Shuttlecock’s Finest Moment

Dragon Lord contains three sensational sequences. The opening, in which rival towns clash over a ceremonial (and violent) rugby-like sport. A centerpiece involving a shuttlecock game, and then the finale, in which Jackie Chan’s playful character Dragon fights off an artifact-thieving, one-eyed villain. In design, each one is perfection.

The script, partly from Chan himself, doesn’t know what to do with those scenes though. Dragon Lord stumbles in trying to make this story cohesive, playing out like a number of disconnected comedy skits, forgetting to tie them together. Comedy helps, and even in the early ‘80s, Chan’s timing allows the laughs to work, even if they never form into anything whole.

Dragon Lord works better in today’s home media environment

Like his character, Chan didn’t yet have the maturity to adhere his ideas to a competent, consistent flow. Disjointed scenes block themselves in, wholly separated from the core (and simple) good versus evil scenario. An unofficial, loose sequel to Chan’s Young Master, the role suits his talents as a charming screen presence, including a flirtatious relationship. Sadly, the latter never amounts to anything other than bit pieces, stranded behind the occasional glimpses into the villain’s storyline.

Sloppy construction aside, Dragon Lord works better in today’s home media environment, where the opening battle and mesmerizing shuttlecock scene can exist on their own. Credit too for the last brawl, with Chan staying in character during a life-or-death duel, his moves serious but sloppy, even desperate, facing his own lack of training dedication while defending his friend. In that too, Dragon Lord works, Chan pairing with Mars as his closest ally, pulling off a comedy routine with appropriate dramatic weight that feels earned.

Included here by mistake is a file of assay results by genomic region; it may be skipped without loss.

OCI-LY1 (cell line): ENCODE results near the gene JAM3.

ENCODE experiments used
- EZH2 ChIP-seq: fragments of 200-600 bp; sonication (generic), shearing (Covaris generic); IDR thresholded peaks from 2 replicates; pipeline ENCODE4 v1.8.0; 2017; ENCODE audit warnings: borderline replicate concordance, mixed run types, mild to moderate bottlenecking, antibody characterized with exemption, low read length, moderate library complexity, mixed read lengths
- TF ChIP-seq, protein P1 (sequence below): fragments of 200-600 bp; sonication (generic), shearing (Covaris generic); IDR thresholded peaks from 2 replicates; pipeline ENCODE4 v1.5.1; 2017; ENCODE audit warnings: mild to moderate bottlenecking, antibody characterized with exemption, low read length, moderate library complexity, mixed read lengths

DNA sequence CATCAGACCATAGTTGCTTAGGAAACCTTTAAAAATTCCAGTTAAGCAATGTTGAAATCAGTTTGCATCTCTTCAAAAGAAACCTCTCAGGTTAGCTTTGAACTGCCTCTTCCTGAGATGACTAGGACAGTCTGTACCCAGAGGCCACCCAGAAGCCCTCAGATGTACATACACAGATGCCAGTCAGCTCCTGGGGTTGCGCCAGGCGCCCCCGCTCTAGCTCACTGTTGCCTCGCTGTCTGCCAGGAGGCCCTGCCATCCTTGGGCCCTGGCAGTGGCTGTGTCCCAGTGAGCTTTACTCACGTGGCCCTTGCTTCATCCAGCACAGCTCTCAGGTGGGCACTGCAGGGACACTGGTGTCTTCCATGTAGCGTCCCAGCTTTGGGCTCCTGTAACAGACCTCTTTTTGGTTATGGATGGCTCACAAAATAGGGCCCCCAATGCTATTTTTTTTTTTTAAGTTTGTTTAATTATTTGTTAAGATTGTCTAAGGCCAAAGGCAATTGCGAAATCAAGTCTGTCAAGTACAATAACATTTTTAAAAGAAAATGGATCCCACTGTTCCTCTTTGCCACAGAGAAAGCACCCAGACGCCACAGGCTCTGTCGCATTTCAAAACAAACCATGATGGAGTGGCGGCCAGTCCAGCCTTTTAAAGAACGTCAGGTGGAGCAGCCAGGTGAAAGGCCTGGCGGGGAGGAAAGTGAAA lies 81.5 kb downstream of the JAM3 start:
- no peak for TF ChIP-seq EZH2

There’s a sense Dragon Lord suffered slight filtering during the mastering process. An occasional waxy face, a muddy wide shot, and messier grain all draw suspicion. In overall terms though, Shout’s presentation is a passable winner, crisp, clean, and detailed at its best, but then waxy, oily, and digital at its worst. The print avoids any harsh damage, cleared of scratches and dirt almost entirely.

Well defined color draws out the costumes, including a wide array of blues, greens, and yellows. Scenery provides lush landscapes, flushed with primaries and earth tones galore.

Black levels suffer and fade through the years, well off from pure black. Contrast does the heavy lifting instead, remaining bright to preserve the depth.


In DTS-HD, there’s Cantonese mono, an alternate Cantonese mono track, and an English dub. A dud 5.1 dubbed mix (compressed Dolby Digital) is best skipped. Neither of the Cantonese tracks sound great, with blown out, puffy dialog. The score screeches unpleasantly, equally harsh and overly loud at any normal volume. If there’s a positive, the lack of defects – static and/or popping – help a bit.


Shout includes an extended cut in original Cantonese, followed by interviews in triplicate – Louis Sit, Mars, and Whang In-Sik. Author David West provides a commentary track. Then, trailers and stills.

Full disclosure: This Blu-ray was provided to us for review. This has not affected the editorial process. For information on how we handle review material, please visit our about us page to learn more.

Dragon Lord
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While filled with show-stopping stunts, Dragon Lord literally does stop to show them off, pushing any story elements into the background.

User Review
4 (1 vote)

The following six screen shots serve as samples for our subscription-exclusive set of 34 full resolution, uncompressed HD screen shots grabbed directly from the Blu-ray:

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